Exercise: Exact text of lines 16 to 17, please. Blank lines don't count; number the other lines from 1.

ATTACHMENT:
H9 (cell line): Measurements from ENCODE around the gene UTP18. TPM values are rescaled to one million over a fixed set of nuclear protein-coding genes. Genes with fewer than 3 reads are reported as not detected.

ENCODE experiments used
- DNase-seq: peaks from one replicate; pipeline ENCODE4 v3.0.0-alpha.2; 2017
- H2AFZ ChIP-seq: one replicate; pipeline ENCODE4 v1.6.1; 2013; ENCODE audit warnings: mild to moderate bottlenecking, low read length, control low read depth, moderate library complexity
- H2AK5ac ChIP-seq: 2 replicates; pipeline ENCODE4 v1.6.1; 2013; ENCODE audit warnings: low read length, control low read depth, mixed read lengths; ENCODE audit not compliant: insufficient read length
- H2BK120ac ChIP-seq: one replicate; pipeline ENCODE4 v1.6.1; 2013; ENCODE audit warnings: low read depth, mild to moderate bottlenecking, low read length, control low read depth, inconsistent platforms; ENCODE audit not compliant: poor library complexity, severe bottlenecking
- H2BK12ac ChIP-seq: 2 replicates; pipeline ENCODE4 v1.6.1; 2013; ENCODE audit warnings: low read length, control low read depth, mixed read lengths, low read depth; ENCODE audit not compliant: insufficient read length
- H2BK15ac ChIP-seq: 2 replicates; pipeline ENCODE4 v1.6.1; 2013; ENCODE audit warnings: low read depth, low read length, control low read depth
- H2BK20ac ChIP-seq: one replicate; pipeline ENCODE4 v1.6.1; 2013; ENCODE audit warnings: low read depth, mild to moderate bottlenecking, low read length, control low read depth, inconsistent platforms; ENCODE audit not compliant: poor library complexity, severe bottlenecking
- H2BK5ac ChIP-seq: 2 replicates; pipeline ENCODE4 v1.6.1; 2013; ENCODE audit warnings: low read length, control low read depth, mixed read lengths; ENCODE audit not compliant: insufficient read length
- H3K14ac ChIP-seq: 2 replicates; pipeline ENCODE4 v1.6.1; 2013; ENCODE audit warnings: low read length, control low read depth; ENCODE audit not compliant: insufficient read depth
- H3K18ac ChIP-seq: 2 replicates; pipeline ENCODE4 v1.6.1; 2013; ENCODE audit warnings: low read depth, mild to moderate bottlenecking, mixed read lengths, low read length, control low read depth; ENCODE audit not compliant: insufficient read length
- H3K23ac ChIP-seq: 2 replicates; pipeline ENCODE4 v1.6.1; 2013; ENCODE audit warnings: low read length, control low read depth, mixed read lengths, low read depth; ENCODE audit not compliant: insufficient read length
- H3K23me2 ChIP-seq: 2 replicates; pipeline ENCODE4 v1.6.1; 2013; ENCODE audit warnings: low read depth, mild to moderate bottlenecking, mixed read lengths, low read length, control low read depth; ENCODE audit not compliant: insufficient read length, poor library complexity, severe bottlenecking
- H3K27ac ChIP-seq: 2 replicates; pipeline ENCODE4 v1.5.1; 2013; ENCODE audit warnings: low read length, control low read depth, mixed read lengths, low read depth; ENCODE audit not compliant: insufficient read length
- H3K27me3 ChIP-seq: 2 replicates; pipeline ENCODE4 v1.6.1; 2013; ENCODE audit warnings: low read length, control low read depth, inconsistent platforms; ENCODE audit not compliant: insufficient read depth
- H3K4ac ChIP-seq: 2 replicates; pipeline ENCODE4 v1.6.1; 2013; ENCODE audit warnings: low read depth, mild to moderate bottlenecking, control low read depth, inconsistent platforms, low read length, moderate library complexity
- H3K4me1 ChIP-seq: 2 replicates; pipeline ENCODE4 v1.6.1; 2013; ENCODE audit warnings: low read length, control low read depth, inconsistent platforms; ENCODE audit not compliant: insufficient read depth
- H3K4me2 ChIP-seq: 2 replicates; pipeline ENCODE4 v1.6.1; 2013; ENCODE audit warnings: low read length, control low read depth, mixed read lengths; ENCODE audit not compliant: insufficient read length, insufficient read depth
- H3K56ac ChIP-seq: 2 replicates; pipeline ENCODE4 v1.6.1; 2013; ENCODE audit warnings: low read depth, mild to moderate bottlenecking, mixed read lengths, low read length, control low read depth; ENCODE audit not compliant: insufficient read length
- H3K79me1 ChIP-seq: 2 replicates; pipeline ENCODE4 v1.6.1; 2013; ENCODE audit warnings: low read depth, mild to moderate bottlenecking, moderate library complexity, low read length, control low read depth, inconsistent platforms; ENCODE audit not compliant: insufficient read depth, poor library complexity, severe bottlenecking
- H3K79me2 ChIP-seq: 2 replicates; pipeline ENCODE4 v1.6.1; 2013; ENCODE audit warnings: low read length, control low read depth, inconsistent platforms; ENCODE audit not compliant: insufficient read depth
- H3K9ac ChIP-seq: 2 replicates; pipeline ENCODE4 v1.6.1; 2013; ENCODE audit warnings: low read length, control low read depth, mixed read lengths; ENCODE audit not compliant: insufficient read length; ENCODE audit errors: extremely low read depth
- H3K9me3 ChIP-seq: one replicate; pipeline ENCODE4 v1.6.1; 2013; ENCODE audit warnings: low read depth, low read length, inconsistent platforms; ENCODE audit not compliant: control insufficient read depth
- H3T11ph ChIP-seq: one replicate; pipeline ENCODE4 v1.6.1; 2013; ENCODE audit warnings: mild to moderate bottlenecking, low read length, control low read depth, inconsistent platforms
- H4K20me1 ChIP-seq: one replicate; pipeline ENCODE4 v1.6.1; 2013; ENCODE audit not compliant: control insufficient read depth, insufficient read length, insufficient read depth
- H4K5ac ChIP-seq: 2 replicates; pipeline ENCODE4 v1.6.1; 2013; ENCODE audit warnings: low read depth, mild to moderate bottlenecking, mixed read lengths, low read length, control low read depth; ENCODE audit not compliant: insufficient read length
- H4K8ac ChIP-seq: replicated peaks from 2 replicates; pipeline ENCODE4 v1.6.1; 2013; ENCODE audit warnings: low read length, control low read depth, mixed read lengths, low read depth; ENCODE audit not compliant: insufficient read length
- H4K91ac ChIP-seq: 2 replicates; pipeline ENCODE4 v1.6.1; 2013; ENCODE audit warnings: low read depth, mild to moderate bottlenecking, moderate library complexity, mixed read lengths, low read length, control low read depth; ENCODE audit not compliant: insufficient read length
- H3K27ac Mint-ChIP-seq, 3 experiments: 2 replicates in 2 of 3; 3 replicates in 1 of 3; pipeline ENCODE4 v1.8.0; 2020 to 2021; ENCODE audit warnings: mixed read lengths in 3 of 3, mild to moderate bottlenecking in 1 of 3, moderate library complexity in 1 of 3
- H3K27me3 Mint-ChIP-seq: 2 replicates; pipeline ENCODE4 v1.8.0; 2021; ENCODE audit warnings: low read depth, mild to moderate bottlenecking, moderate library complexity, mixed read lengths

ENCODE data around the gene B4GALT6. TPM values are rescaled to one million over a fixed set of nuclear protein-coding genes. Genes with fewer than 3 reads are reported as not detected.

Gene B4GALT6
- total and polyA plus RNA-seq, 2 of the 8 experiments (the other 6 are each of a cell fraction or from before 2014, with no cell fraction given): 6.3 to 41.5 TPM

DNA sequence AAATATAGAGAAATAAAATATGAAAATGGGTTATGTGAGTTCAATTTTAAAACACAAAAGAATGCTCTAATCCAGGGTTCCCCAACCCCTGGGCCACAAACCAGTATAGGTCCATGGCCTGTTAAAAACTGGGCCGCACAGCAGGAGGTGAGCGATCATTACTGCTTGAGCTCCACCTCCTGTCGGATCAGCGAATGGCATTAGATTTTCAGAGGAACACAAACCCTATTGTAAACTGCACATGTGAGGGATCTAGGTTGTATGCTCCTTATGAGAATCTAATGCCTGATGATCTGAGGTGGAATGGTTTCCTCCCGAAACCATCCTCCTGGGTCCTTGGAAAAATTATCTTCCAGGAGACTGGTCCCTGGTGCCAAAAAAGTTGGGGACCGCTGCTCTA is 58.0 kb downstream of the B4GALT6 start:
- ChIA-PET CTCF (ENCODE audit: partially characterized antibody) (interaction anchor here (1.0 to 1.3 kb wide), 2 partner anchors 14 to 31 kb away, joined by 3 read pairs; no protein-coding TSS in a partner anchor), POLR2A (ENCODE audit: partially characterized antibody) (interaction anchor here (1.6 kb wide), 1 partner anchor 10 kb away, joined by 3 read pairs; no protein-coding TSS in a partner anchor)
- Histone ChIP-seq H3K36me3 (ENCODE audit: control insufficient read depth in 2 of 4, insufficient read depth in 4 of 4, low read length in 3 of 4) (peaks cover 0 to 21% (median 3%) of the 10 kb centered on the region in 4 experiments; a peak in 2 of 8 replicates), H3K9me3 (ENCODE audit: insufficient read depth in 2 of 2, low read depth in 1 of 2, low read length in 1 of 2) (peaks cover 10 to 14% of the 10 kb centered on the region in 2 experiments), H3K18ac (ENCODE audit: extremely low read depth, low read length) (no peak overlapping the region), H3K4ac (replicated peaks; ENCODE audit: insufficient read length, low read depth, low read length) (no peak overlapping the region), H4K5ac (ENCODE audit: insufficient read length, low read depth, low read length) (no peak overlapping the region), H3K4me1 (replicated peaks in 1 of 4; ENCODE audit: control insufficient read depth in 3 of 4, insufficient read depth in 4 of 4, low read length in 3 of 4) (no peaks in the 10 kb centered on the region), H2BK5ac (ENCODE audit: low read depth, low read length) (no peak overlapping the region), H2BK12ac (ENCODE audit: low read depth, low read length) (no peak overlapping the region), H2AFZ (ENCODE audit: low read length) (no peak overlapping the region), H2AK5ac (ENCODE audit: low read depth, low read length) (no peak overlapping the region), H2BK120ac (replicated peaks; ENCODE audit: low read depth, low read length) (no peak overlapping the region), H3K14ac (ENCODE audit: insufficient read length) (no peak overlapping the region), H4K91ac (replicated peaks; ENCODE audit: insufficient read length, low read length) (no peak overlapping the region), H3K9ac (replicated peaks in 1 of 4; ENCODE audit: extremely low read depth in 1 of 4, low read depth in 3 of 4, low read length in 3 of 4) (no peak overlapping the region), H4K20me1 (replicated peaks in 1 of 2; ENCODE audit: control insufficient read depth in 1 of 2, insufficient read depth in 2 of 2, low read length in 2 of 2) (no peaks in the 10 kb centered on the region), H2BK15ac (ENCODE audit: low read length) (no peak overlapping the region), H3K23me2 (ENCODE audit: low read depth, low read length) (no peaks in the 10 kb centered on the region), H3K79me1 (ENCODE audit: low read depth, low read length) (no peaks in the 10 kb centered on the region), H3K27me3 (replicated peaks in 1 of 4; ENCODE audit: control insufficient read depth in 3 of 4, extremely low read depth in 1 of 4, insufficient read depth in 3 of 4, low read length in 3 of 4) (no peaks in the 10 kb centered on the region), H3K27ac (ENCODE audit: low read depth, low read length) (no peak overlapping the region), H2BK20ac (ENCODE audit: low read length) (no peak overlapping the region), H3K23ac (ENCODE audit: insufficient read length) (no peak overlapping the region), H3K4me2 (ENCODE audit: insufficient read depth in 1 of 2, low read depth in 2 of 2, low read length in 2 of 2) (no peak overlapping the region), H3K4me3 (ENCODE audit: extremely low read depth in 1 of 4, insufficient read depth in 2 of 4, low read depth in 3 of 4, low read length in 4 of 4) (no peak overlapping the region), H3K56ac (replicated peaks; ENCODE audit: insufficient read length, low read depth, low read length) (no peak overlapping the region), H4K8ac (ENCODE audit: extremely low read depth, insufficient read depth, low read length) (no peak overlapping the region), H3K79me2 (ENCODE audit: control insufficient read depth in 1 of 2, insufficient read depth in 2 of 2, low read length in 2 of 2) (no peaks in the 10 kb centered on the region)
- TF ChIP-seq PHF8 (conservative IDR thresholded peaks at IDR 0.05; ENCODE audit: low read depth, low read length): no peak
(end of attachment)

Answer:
- H3K27me3 ChIP-seq: 2 replicates; pipeline ENCODE4 v1.6.1; 2013; ENCODE audit warnings: low read length, control low read depth, inconsistent platforms; ENCODE audit not compliant: insufficient read depth
- H3K4ac ChIP-seq: 2 replicates; pipeline ENCODE4 v1.6.1; 2013; ENCODE audit warnings: low read depth, mild to moderate bottlenecking, control low read depth, inconsistent platforms, low read length, moderate library complexity